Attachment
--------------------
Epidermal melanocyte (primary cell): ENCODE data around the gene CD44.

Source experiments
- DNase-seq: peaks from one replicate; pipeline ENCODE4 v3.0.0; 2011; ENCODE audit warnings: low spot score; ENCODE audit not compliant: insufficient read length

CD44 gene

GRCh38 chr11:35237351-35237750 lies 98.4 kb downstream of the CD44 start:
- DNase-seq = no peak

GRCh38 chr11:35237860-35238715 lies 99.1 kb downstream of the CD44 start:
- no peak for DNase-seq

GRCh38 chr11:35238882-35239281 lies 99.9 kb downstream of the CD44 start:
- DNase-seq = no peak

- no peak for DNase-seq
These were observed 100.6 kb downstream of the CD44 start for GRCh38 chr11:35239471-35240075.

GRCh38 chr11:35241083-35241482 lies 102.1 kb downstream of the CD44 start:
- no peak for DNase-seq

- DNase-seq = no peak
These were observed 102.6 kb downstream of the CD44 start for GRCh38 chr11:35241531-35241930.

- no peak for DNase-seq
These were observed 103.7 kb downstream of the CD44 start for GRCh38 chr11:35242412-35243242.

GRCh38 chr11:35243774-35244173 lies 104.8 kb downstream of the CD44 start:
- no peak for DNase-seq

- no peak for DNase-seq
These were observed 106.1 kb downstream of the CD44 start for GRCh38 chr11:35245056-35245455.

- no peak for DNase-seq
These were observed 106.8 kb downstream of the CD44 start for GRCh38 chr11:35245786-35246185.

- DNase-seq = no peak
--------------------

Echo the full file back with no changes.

Epidermal melanocyte (primary cell): ENCODE data around the gene CD44.

Source experiments
- DNase-seq: peaks from one replicate; pipeline ENCODE4 v3.0.0; 2011; ENCODE audit warnings: low spot score; ENCODE audit not compliant: insufficient read length

CD44 gene

GRCh38 chr11:35237351-35237750 lies 98.4 kb downstream of the CD44 start:
- DNase-seq = no peak

GRCh38 chr11:35237860-35238715 lies 99.1 kb downstream of the CD44 start:
- no peak for DNase-seq

GRCh38 chr11:35238882-35239281 lies 99.9 kb downstream of the CD44 start:
- DNase-seq = no peak

- no peak for DNase-seq
These were observed 100.6 kb downstream of the CD44 start for GRCh38 chr11:35239471-35240075.

GRCh38 chr11:35241083-35241482 lies 102.1 kb downstream of the CD44 start:
- no peak for DNase-seq

- DNase-seq = no peak
These were observed 102.6 kb downstream of the CD44 start for GRCh38 chr11:35241531-35241930.

- no peak for DNase-seq
These were observed 103.7 kb downstream of the CD44 start for GRCh38 chr11:35242412-35243242.

GRCh38 chr11:35243774-35244173 lies 104.8 kb downstream of the CD44 start:
- no peak for DNase-seq

- no peak for DNase-seq
These were observed 106.1 kb downstream of the CD44 start for GRCh38 chr11:35245056-35245455.

- no peak for DNase-seq
These were observed 106.8 kb downstream of the CD44 start for GRCh38 chr11:35245786-35246185.

- DNase-seq = no peak